Spiral or Serve Shields

A spiral shield, also known as a serve shield, consists of wire (usually tinned or silver plated copper) wrapped in one or more layers spirally around insulated conductors.  Excellent flexibility and flex life as well as 85 to 95 percent coverage are characteristics of spiral shields.  Spiral shields are also easy to terminate and are most effective at providing low frequency protection.


Spiral shield with 95% coverage under Teflon
wrap offers excellent flexibility and flex life

Spiral shield showing strands opening
after high number of flex cycles

Spiral shields can lose effectiveness if the individual strands of the shield separate, something that can occur after a high number of flex cycles.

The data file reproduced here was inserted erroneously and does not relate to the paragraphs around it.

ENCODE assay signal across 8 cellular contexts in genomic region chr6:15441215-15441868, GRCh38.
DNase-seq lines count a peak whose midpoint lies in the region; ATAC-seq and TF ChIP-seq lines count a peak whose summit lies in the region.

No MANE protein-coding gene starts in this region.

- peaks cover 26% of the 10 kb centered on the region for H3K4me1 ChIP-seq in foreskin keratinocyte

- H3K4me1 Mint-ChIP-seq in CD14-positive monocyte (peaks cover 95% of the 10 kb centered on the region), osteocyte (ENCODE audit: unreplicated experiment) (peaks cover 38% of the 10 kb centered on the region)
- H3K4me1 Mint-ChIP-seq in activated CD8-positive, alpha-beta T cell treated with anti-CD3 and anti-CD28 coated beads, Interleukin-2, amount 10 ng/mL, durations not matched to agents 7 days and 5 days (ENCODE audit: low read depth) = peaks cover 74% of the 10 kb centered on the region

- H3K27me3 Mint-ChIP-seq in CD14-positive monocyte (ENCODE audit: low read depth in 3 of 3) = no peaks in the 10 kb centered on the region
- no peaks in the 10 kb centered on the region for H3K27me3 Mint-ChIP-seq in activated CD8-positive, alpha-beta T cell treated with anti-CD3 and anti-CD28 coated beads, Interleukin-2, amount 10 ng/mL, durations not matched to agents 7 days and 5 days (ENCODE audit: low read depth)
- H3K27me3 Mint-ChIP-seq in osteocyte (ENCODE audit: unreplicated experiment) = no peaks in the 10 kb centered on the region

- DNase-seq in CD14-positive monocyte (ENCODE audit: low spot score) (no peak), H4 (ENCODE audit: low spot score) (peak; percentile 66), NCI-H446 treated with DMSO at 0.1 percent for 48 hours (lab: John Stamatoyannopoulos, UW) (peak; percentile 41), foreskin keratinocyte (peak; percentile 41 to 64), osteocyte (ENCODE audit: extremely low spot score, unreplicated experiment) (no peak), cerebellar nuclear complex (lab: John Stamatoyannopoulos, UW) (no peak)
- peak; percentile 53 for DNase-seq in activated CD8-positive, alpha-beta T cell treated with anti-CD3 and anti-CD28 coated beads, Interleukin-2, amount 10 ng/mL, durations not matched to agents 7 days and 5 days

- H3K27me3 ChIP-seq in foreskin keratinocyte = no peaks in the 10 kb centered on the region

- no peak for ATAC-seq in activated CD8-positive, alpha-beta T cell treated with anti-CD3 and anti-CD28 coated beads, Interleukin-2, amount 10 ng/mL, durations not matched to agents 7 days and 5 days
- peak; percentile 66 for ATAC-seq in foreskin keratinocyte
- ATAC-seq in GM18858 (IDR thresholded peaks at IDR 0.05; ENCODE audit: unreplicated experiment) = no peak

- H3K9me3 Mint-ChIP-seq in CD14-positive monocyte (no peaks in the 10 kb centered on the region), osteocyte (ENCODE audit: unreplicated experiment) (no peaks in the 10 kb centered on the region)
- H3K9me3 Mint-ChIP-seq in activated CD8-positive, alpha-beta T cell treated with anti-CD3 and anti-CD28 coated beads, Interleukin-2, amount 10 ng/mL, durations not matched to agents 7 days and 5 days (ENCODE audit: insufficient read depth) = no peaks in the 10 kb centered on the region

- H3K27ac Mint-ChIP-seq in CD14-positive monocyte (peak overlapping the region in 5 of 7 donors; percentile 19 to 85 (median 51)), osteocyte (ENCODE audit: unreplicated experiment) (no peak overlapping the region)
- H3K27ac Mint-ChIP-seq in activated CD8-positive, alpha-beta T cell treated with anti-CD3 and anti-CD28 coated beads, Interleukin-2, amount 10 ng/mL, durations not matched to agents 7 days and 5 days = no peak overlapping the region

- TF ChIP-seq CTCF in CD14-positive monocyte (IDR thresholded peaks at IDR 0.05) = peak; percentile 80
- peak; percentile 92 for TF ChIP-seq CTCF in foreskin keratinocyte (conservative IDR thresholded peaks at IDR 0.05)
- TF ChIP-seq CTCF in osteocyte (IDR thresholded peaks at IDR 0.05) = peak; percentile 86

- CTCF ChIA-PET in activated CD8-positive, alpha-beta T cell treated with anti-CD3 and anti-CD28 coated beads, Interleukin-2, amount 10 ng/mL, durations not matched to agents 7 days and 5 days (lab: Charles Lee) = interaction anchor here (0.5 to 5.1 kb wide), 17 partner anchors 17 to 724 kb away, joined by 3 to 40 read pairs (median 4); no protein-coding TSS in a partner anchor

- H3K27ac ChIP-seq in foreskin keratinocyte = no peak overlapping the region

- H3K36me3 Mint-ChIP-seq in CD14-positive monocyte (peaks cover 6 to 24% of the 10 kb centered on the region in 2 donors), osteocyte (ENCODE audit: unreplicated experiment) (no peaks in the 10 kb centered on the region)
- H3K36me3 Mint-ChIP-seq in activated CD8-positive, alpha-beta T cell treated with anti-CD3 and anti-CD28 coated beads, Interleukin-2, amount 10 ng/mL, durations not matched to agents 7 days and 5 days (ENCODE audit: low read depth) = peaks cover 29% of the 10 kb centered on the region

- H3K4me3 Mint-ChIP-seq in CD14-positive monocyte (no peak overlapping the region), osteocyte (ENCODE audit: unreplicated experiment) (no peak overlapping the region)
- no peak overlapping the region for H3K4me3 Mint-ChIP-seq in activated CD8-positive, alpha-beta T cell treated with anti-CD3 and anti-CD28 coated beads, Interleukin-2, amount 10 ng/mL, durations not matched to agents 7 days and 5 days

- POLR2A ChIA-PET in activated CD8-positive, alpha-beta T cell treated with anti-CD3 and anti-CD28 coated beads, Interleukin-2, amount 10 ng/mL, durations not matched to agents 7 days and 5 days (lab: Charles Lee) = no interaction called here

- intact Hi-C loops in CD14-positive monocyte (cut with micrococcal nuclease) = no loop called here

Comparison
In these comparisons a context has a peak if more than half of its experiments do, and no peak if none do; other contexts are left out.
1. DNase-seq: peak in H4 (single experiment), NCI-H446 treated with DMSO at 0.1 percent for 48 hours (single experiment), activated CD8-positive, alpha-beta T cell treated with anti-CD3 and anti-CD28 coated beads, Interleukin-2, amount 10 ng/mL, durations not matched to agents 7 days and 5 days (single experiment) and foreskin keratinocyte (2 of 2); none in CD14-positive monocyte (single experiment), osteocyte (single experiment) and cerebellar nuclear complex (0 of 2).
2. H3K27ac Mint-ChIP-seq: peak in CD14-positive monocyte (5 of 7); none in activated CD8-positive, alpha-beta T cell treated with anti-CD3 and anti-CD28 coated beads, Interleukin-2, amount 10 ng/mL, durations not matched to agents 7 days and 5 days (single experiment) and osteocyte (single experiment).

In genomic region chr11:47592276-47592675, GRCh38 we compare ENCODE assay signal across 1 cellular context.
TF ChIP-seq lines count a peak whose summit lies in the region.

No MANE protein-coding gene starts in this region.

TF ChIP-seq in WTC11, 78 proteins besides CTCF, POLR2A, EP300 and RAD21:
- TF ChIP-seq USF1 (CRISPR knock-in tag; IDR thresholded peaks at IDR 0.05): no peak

Braided Shields

Braided shields provide excellent protection from both high and low frequency interference while maintaining good flexibility and flex life.

A braided shield usually consists of two groups of copper strands woven in opposite directions; one group is applied in a left-hand lay and other in a right-hand lay.  Because of this design, a braided shield offers good flexibility.



Example of a braided shield with 95%
coverage. 100% coverage is not possible
because of spaces between braid

Most medical cables incorporating a braided shield specify 80 to 95% shield coverage.  The higher the percentage of braid coverage, the more effective the EMI shielding is.  Coverage of 100% is not possible with a braided shield because leakage will always occur at points where the strands cross each other.

In addition to the percentage of coverage, the tightness of the braid affects performance.  A tight braid with a high percentage of coverage does a better job of shielding but makes the cable or wire less flexible.  A loose braid offers greater flexibility but with reduced effectiveness of the shield.


A drain wire running the length of the
braided shield facilitates terminatio
n